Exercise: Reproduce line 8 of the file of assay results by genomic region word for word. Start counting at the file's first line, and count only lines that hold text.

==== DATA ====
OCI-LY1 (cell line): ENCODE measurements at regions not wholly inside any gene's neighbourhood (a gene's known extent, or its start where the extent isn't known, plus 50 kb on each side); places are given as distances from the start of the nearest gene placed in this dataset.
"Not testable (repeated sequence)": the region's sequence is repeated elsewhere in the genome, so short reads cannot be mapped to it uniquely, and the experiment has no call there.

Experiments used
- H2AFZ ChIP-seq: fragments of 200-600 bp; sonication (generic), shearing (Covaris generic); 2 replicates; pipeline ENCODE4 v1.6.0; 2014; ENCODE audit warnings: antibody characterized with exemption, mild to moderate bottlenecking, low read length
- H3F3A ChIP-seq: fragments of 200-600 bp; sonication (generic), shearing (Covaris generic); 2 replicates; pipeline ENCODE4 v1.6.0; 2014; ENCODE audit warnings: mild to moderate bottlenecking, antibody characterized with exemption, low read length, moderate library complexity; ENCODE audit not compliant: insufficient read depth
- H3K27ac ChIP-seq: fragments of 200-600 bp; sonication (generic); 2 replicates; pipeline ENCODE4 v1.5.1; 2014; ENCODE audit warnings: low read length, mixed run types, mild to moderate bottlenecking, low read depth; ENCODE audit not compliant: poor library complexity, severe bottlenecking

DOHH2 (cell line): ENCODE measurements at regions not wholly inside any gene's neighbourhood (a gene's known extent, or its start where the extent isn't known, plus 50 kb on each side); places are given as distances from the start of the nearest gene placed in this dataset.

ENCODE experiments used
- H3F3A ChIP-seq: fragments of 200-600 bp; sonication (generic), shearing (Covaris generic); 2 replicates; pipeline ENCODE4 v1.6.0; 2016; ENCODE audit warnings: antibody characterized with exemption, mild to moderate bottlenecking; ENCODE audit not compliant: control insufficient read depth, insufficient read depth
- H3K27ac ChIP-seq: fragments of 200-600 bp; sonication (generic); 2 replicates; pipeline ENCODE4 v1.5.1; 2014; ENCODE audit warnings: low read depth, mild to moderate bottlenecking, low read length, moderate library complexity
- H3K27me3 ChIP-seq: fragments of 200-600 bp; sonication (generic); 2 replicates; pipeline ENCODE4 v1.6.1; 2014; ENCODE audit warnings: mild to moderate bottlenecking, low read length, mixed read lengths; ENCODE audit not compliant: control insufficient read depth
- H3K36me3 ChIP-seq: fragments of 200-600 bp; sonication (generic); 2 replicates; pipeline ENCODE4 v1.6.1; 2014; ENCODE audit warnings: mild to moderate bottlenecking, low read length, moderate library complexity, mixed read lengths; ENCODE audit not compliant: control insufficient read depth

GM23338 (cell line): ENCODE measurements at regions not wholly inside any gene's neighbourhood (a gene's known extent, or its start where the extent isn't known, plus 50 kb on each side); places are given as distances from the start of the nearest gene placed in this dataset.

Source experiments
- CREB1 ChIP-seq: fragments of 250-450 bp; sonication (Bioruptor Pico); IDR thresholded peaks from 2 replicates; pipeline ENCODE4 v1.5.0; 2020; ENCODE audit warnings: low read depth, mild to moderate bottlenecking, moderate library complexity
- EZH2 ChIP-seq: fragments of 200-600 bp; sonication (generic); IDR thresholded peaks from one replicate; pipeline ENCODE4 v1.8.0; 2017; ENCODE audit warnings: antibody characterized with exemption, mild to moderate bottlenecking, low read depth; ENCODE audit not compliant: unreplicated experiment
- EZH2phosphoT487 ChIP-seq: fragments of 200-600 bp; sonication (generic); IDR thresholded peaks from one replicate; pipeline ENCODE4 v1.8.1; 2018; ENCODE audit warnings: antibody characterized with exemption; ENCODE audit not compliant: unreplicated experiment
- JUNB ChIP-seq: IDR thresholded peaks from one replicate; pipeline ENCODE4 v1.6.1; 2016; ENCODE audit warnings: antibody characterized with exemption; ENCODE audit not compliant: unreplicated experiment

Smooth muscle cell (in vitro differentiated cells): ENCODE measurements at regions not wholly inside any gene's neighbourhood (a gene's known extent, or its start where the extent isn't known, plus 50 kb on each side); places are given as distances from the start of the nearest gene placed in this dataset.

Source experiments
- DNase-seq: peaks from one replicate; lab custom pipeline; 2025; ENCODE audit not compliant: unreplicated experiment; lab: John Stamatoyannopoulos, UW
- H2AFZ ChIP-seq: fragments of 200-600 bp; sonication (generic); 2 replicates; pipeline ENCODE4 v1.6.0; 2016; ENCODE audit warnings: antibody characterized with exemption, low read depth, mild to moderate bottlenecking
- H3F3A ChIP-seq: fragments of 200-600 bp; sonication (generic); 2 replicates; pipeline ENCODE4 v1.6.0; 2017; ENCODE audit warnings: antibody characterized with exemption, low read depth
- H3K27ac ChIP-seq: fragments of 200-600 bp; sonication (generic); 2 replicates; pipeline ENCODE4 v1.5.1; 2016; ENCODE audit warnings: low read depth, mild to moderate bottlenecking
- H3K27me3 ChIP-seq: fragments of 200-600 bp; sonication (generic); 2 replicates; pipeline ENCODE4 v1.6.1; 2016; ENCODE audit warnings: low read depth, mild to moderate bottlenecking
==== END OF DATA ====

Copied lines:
ENCODE experiments used